The adage, "everything is moderation" maintains its wisdom these days, even when looking at supposedly "healthy" behavior. While healthy eating is important, if not essential, for cardiac health, vitality and overall well-being, when one becomes obsessively focused on only eating a narrow band of initially "healthy foods," one suffers from a new member of the eating disorder family, "orthorexia."
"Orthorexia," a term coined in 1997 by Colorado physician Steven Bratman, has its origins in two Greek words, orthos, meaning "correct or right" and orexis, meaning "appetite." An orthorexia sufferer may initially have "health-minded" goals in their eating plans, but take these goals to an extreme, to the point their diets are so restricted or severe, malnutrition can result.
I remember, in college, one of my classmates was obsessed with eating carrots and carrot juice. While a healthy food, when eating in mass quantity, carrots turn your skin orange, and can make you sick. My classmate became more and more orange, and started to feel ill. It was an earth-shattering breakthrough for her to discover that you CAN get too much of a "good thing."
Raw food eating can become a breeding ground for orthorexia as well. When taken to the extreme, it can become a kind of anorexia, where the individual becomes emaciated and denies themselves the nutrition they body truly needs in pursuit of a rigid principle.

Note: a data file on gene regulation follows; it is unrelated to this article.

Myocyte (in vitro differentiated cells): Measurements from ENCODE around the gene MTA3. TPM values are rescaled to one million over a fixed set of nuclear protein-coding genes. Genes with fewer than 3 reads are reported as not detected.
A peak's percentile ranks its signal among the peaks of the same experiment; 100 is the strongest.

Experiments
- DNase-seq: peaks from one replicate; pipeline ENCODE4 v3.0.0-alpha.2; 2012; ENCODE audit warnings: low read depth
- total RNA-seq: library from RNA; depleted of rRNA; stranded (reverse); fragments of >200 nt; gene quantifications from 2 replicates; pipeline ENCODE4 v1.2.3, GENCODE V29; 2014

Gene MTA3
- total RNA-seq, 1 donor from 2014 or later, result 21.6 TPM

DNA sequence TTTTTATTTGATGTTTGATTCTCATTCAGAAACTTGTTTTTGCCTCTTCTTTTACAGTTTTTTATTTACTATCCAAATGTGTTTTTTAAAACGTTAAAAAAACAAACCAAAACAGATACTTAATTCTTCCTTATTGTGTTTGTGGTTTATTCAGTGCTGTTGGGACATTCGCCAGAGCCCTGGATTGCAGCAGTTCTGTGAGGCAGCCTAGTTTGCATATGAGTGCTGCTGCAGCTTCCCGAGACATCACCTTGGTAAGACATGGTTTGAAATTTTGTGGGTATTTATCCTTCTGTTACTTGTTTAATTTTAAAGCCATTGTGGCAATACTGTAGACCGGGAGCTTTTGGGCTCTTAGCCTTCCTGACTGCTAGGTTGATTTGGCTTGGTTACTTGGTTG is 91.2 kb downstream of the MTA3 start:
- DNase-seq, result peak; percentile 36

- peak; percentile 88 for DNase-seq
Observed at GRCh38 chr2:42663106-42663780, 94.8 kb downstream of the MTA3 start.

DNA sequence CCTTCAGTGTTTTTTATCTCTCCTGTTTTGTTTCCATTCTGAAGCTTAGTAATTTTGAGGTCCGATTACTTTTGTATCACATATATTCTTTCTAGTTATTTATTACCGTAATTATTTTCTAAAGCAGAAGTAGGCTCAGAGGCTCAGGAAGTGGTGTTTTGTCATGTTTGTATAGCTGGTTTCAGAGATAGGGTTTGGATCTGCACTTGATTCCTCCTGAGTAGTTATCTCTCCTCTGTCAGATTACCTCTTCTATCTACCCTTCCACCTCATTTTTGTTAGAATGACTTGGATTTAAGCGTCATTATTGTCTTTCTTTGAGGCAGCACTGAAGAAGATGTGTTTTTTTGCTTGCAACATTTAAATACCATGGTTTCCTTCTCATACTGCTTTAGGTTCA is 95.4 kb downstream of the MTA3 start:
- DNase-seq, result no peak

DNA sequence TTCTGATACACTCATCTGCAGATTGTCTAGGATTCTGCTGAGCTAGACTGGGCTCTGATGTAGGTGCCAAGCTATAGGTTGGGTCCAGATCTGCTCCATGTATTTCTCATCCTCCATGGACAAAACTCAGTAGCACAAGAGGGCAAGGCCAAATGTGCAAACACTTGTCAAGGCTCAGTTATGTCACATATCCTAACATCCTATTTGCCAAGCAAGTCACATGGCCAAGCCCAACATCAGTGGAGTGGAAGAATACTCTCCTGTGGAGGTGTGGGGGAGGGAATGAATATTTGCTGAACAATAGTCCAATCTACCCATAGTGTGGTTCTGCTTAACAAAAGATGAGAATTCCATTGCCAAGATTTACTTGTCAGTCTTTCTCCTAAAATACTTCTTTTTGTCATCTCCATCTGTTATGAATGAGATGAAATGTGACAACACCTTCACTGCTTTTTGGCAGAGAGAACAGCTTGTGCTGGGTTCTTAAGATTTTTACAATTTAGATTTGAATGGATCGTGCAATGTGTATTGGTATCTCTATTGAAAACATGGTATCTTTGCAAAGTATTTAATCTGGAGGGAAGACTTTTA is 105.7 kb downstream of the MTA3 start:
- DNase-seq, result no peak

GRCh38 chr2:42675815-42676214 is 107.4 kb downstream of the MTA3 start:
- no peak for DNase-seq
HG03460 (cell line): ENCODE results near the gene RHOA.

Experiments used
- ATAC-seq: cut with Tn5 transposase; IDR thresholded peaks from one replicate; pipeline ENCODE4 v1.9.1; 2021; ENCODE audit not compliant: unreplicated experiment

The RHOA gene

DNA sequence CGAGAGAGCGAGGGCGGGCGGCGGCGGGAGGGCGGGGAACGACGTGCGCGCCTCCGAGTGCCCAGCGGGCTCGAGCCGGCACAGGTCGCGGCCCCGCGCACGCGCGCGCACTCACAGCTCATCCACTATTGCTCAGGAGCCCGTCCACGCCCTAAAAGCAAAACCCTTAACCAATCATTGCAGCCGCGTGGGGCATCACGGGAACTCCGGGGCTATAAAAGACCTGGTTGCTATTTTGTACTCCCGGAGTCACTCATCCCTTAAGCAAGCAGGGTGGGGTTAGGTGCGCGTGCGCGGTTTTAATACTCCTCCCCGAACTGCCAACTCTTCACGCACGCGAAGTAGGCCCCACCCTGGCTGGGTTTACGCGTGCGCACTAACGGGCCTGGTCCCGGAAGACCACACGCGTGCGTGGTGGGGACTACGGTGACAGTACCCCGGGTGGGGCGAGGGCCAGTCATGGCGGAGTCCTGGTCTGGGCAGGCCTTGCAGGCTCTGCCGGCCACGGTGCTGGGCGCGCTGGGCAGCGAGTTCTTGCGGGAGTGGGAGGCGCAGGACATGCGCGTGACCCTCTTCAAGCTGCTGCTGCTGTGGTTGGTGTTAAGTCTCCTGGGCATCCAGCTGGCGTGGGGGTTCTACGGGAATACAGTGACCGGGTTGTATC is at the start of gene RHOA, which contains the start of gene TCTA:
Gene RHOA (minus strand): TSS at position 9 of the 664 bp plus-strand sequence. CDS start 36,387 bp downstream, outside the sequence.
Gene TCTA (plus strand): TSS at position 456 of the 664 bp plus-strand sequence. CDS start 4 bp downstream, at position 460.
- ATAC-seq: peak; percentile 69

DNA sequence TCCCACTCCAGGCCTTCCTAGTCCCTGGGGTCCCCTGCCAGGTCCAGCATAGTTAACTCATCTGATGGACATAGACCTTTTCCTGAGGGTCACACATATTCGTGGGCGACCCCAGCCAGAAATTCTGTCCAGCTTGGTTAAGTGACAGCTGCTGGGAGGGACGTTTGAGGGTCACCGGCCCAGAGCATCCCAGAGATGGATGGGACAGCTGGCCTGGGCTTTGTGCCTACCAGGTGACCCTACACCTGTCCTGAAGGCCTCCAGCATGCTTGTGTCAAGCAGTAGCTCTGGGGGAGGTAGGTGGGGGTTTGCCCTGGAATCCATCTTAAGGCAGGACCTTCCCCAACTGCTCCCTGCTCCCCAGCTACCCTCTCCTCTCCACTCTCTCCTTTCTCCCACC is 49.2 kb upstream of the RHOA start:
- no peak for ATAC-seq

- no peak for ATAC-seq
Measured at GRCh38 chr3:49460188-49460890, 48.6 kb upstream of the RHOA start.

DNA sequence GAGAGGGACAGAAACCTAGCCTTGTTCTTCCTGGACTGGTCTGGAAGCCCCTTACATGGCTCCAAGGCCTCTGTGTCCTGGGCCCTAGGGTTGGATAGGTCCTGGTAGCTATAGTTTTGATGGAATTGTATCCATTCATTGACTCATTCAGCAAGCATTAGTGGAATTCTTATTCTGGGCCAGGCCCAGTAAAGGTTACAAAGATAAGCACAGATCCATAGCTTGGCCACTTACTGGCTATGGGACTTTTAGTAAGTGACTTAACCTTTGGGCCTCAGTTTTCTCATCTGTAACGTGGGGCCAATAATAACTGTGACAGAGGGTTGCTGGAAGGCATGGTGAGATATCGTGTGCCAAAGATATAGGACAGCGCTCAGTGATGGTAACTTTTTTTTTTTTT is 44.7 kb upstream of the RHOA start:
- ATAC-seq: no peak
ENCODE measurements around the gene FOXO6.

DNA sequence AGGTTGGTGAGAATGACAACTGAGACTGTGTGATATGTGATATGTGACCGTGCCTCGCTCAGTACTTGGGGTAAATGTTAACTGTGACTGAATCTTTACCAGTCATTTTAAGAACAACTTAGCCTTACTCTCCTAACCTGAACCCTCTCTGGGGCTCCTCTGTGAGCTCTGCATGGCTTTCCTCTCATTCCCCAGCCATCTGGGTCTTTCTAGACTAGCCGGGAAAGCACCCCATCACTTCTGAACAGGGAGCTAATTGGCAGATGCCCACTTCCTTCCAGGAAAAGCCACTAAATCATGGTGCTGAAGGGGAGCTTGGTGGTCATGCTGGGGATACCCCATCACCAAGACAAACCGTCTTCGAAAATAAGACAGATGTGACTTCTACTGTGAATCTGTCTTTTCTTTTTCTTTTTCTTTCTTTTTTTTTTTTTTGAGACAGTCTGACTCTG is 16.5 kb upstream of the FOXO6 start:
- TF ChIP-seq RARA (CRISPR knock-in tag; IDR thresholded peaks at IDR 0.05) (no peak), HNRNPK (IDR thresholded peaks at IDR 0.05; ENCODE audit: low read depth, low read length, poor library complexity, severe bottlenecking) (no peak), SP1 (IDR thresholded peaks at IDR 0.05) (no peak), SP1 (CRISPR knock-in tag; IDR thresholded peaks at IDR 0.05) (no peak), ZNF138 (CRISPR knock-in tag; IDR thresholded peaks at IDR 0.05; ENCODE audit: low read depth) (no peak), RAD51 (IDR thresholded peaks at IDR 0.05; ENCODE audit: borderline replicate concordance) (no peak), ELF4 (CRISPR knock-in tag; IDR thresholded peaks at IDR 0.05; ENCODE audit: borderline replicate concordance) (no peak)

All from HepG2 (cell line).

Likewise, avoiding food preservatives and additives is important in healthy eating, however when one's definition of products that are "pure and healthy" (in contrast to industrial products and processed foods, which can be considered artificial and unhealthy) becomes too extreme, one's health can start to decline.
While the anorexic wants to be thin, and compulsively works to lose weight beyond what is tolerable for one's well-being, the orthorexic wants to feel pure and natural to the point one loses sight with what is actually healthy.
Sadly, eating issues in one generation may translate into eating issues for another generation. A woman I know whose thoughts and habits are at least borderline orthorexic, is the mother of a young teenage daughter who has become anorexic. In some ways, the teenage daughter is in a power struggle for perfection with her mother. Since her mother is so focused on being healthy and pure, the daughter needed to find a trump card. Anorexia became her point of power.
Finding a way to a healthy middle ground is an emotional, spiritual and educational journey in a culture that too easily swings between extremes.